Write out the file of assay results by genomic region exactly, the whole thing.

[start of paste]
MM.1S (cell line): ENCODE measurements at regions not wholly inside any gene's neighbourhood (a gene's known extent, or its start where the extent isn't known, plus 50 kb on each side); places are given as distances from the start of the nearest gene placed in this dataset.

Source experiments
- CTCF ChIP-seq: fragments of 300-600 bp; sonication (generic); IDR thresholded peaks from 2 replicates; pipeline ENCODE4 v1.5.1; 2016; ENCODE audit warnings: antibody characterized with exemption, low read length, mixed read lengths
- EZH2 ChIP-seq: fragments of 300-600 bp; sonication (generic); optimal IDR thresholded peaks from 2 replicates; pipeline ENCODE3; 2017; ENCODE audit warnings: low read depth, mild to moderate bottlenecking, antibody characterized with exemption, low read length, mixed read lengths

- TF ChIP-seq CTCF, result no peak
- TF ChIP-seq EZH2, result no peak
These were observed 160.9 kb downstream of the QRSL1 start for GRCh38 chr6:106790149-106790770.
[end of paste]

MM.1S (cell line): ENCODE measurements at regions not wholly inside any gene's neighbourhood (a gene's known extent, or its start where the extent isn't known, plus 50 kb on each side); places are given as distances from the start of the nearest gene placed in this dataset.

Source experiments
- CTCF ChIP-seq: fragments of 300-600 bp; sonication (generic); IDR thresholded peaks from 2 replicates; pipeline ENCODE4 v1.5.1; 2016; ENCODE audit warnings: antibody characterized with exemption, low read length, mixed read lengths
- EZH2 ChIP-seq: fragments of 300-600 bp; sonication (generic); optimal IDR thresholded peaks from 2 replicates; pipeline ENCODE3; 2017; ENCODE audit warnings: low read depth, mild to moderate bottlenecking, antibody characterized with exemption, low read length, mixed read lengths

- TF ChIP-seq CTCF, result no peak
- TF ChIP-seq EZH2, result no peak
These were observed 160.9 kb downstream of the QRSL1 start for GRCh38 chr6:106790149-106790770.